Wednesday, 17 May 2017
Fractured Fairy Tales
As our society becomes more multicultural I wonder whether stories from other cultures are becoming more widely known in schools? Certainly when I've approached publishers about exploring traditional tales from other cultures, I've generally been met with the "there's not a big enough market," sort of comment, which I find rather disappointing and hard to believe.
I've written a few myself - all published by Nosy Crow, each of which challenges some aspect of the traditional fairy tale world. In my books I like to subvert traditionally gender-specific roles and challenge the central premise of many fairy tales that princesses are pathetic and need rescuing and that anything different is bad and must be thwarted as quickly as possible. My princesses do not dream of marriage and the happy ever after. They are brave and feisty and independent - as any self-respecting girl should be!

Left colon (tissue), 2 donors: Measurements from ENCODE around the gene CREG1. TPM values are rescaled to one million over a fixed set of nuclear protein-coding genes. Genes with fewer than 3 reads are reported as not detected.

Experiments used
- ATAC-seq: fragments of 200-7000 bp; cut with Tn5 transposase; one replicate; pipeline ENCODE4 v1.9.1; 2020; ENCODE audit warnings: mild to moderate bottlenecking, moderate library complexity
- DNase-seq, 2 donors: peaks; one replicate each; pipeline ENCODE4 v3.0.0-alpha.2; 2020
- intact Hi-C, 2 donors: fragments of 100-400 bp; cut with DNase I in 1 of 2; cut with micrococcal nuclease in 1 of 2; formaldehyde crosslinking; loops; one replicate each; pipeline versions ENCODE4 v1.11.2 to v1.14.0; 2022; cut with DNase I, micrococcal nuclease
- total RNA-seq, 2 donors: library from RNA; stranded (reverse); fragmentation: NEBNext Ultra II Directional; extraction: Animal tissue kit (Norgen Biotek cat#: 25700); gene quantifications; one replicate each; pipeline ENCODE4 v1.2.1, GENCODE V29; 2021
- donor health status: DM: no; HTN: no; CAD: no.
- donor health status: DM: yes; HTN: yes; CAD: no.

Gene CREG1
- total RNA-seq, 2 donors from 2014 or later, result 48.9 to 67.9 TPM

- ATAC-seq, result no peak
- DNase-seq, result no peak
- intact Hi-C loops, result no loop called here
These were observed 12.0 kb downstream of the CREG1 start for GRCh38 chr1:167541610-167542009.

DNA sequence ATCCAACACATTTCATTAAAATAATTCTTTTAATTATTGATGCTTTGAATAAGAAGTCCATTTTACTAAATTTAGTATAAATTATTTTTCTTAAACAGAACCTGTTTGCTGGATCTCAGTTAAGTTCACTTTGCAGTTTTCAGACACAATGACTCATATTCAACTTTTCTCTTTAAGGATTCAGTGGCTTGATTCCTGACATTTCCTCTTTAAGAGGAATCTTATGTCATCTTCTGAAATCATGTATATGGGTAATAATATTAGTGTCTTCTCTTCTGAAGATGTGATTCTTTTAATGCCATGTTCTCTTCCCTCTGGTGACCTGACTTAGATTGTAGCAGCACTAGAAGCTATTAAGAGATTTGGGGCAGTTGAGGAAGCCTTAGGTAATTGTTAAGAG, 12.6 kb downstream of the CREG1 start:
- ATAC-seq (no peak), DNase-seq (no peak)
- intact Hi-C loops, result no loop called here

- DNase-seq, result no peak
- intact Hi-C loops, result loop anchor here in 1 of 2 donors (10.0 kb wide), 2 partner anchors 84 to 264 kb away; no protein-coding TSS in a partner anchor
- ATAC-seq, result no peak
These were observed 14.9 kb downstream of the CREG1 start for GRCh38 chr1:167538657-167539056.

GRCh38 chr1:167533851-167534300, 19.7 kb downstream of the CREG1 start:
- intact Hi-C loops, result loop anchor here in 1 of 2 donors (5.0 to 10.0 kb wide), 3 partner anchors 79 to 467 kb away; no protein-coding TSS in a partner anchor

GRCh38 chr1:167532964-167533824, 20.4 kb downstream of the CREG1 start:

Mumswrite, has written a very interesting blog about the emergence of fractured fairy tales in children's literature. She interviews me, Jonathan Emmett and Leigh Hodgkinson in a very thought-provoking article. Have a read of it here.
For anyone who is interested in such things, it's also very enlightening to read the original versions of these stories, recorded by the Grimm Brothers and others. Many are very different to the stories we know today and FAR more gruesome!
So if you have some spare time, pick up a fairy tale and have a go and re-writing it yourself!
Here's a fun activity to get you going:
Visit the Activities and Downloads section of my website and print out a copy of the Traditional Tales Grid.
Cut out the images and place them face-down on the table. Pick one square at random. This is the start of your story. Then pick 4 more squares and see if you can create a fairy tale-ish kind of story as you go along. It's a great game to play with kids.
I will be playing a live version of this game at the Wychwood Festival in Cheltenham on Friday 2 June so do come along and have some fun!